Losing a Customer for Life After Death


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Here at AMP, we talk at length about ways to drive brand awareness and advocacy but what about the other end of the marketing spectrum? What about those instances where a company has screwed up so epically, that it has actually caused a consumer to swear off the brand forever (and no, it’s not a tobacco brand)?

In 1987, when I was just a little tyke in short-pants, my family signed up for cable TV service. This ground-breaking entertainment option gave us a seemingly endless supply of TV channels. Never again would I have to play with an oversized antenna to watch the Fall Guy (epic show, BTW) and I was free to practice all my at-home, amateur stunts off the arm of the couch in the crystal-clear glow of our RCA television.

In 1989, my father suddenly passed, forcing my mother to deal with a burden of responsibilities. Chiefly among them was raising the nightmare that morphed into the blog author before you, along with taking over all of the family’s finances.

She dutifully paid her cable bill, every month for the past 21+ years. Our local cable company happily took her money. As I grew over the years, so did her entertainment options with the advent of digital cable, Internet service, HDTV, DVR and the occasional dabbling in movie channels. Never Cinemax though, my teenage years lamented.

Her bill had inflated over time along with a separate phone bill until ultimately it made sense to consolidate all these services under one provider. There was a great deal running with a competitor, so she decided to make the jump. Once the new service had been installed, she called our old provider to discontinue service and cancel the account. That’s when things took an unfortunate turn.

When she spoke to a customer service rep, he asked to speak to “Robert”. My mother explained that she has been managing the family account that’s been in her late husband’s name for the past twenty-something years. Apparently, my mother’s name was not on the account and the account holder was my father (it was the 80s! THAT’S HOW THINGS WERE BACK THEN). The customer service rep, unsure of what to do, again stressed that he needed to speak with my late father. My mother, sense of humor intact, wished him luck then explained that she has been managing the finances for all utilities in his absence.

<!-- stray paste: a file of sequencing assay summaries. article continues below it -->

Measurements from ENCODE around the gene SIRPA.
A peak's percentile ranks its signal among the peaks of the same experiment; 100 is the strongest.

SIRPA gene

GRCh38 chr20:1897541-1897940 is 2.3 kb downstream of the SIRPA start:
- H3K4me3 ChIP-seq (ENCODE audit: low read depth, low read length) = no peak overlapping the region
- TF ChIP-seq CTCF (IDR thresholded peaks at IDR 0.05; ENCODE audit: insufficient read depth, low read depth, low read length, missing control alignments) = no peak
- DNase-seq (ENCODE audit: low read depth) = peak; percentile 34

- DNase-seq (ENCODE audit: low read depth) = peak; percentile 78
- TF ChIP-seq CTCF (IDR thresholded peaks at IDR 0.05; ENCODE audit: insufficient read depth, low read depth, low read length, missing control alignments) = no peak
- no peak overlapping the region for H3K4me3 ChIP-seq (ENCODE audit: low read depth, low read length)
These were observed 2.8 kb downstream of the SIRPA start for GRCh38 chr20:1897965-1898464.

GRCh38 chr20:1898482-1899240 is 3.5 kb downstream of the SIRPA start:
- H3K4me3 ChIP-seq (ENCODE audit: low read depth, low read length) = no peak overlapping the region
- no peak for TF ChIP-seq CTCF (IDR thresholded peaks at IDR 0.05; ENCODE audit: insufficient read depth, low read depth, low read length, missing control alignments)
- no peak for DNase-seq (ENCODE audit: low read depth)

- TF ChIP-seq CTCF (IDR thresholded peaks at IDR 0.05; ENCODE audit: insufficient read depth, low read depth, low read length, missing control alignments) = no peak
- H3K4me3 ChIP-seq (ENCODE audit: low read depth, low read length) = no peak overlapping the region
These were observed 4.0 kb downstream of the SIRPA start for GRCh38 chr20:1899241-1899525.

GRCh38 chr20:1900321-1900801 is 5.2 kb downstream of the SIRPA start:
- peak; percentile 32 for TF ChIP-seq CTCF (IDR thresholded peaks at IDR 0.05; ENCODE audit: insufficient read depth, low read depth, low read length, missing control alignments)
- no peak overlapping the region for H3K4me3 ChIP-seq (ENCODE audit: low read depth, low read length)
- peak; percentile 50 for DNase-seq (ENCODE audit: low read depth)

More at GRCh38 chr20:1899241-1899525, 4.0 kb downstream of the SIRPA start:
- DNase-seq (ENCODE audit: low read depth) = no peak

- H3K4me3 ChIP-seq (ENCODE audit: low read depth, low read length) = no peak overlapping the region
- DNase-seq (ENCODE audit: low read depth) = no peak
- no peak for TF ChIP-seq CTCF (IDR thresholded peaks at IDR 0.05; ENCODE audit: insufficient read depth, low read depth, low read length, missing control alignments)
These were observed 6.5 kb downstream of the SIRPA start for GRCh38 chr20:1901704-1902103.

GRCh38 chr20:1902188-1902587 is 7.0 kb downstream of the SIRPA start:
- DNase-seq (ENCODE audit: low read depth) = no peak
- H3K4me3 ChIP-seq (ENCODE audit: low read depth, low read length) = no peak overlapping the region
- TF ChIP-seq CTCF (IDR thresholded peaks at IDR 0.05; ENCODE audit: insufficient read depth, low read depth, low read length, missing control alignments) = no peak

Then the customer service rep insisted to see a death certificate. Or a newspaper clipping announcing his death.

I’m going to pause here so you can let that sink in for a minute.

It is this company’s policy that only the account holder (and approved persons) can make changes to an account, whether it’s adding more service or cancelling. This is especially interesting since DVR wasn’t available in 1987. Clearly they had revised the rules over the years, but why not grandfather her in on the former policy / agreement? Oh right, because the agreement is subject to change. It’d be nice if the other party in said agreement had that type of power. “I’ve actually revised my terms and conditions and I’ll only be paying 80% of the bill, effective immediately.” Man, that’d be awesome.

I learned from a personal follow-up call to the company that my mother could have simply produced any document that lists her as an executor of the estate or owner of the property (i.e. a copy of her mortgage). Wouldn’t that have been a lot easier to ask for? Way less dramatic, though.

The above experience lies at the intersection of bad policy and poor customer service. I understand that in these economic times people have resorted to desperate measures, faking one’s death notwithstanding. But there are a number of other utility companies out there that do not employ that policy. Best practices be damned, I suppose. The result of that experience is a customer who has switched to a competitor solely based on a better offer but now has vowed never to return.

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